Government should cut down number of newcomer numbers: poll
5th August 2011: The migrants are still not getting a fair share. They work in the hospitals as doctors and nurses, prepare your favourite food, grow veggies and even construct houses and service your automobiles. Yet so many Britons think there are too many immigrants.
Just not heedful of so many things the “outsiders” do for them, the Britons still think the Government should cut down the number of newcomer numbers — a poll results suggests.
The research results claimed 71 per cent or nearly three-quarters of the public believe the numbers are too high.
A similar number claimed public services too were suffering due to so many incomers.
The Global @dvisor survey of 17,000 people worldwide was conducted by Ipsos Mori.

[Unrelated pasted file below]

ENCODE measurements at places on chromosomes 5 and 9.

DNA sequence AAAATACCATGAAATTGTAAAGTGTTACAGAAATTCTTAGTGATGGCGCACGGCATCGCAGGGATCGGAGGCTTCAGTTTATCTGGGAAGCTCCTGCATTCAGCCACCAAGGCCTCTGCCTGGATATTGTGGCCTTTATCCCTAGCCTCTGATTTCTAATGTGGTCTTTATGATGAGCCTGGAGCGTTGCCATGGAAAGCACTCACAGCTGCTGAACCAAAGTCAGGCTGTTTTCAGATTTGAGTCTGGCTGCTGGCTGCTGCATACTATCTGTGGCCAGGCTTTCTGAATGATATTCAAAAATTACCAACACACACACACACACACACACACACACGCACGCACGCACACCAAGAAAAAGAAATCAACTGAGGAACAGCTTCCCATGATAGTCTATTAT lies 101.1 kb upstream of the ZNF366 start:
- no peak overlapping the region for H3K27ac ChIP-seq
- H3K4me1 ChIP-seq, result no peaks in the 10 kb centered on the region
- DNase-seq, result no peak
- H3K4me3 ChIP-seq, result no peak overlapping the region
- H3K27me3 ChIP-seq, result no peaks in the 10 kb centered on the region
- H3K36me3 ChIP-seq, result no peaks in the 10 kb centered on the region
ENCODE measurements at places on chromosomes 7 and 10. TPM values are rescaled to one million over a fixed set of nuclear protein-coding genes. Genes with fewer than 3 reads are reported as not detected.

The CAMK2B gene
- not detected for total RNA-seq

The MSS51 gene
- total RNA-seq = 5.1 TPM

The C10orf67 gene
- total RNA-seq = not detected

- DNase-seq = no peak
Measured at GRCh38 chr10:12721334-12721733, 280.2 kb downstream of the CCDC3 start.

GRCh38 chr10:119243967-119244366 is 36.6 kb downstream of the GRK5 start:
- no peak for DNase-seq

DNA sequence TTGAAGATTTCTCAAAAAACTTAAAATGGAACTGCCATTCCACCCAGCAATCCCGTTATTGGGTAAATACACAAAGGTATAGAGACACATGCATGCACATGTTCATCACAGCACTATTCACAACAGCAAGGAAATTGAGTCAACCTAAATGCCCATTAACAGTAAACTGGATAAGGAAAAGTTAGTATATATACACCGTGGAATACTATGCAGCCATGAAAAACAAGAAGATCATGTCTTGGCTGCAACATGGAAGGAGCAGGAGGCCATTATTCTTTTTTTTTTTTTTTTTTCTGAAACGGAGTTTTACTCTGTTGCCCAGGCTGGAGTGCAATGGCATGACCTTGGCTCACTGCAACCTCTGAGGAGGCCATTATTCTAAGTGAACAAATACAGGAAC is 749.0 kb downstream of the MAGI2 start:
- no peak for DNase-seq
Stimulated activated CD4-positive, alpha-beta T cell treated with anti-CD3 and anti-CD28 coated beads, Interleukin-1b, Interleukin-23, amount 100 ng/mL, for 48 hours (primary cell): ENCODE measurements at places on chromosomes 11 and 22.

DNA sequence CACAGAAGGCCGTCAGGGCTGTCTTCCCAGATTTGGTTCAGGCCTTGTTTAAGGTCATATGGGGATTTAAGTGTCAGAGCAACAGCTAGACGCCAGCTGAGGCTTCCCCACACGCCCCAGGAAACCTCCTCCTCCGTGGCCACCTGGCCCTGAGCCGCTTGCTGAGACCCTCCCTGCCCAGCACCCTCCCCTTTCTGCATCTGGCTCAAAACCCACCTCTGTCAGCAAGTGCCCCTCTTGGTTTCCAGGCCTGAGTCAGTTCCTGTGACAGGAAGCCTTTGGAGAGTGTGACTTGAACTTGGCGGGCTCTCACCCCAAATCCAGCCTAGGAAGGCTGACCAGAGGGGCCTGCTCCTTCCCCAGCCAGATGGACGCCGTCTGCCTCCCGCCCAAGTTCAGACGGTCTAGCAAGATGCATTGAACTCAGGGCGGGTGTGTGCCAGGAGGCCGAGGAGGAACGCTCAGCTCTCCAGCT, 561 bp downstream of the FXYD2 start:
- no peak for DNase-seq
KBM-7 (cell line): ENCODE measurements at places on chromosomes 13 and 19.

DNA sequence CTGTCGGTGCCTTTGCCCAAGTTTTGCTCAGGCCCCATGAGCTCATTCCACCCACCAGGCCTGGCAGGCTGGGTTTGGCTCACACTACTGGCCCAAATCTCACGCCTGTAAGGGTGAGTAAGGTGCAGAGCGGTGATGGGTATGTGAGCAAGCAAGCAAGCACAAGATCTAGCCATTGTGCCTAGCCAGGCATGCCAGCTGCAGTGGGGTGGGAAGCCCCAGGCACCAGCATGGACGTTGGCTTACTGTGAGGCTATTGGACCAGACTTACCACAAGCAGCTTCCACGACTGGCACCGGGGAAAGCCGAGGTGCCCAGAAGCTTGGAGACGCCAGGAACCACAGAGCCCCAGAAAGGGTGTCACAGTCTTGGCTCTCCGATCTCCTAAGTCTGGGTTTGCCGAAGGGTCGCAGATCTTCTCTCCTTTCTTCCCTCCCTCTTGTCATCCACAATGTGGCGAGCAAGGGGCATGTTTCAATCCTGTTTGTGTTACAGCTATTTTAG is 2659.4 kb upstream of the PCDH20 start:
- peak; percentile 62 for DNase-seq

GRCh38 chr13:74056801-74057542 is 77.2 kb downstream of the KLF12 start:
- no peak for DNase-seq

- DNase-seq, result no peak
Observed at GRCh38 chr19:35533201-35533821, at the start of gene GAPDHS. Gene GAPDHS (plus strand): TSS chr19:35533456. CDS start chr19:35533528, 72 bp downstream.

What they forget is that the foreigners bring along with them skills that may not be too readily available, besides being tough and time consuming for the natives to adapt and learn.
They fill in the gaps. This is not all. Even the contribution of the not-so-skilled labour force from abroad in the UK cannot be undermined. They do the work the natives simply are not unwilling to take.
Work and Pensions Secretary Iain Duncan Smith only recently said it was not in good taste that 70 per cent of the four million jobs created since 1997 had gone to immigrants because British people were not capable or able to do them.
Elaborating, Smith said nearly three million newly created jobs have been taken by immigrants since 1997.
Chairman of MigrationWatch UK Sir Andrew Green, meanwhile, insisted the poll was “a timely reminder that the Government must keep its pledge or pay a very heavy price with public opinion.
The authoritative Global @dvisor global survey of 17,000 people worldwide, conducted by Ipsos Mori, revealed only a quarter of the 1,000 Britons taking part thought immigration had been good for the country.
Nearly 71 per cent of the 1,000 Britons talked to agreed there were too many foreigners here. As many as 76 per cent – the highest proportion in 23 countries surveyed – said immigration had placed too much pressure on public services.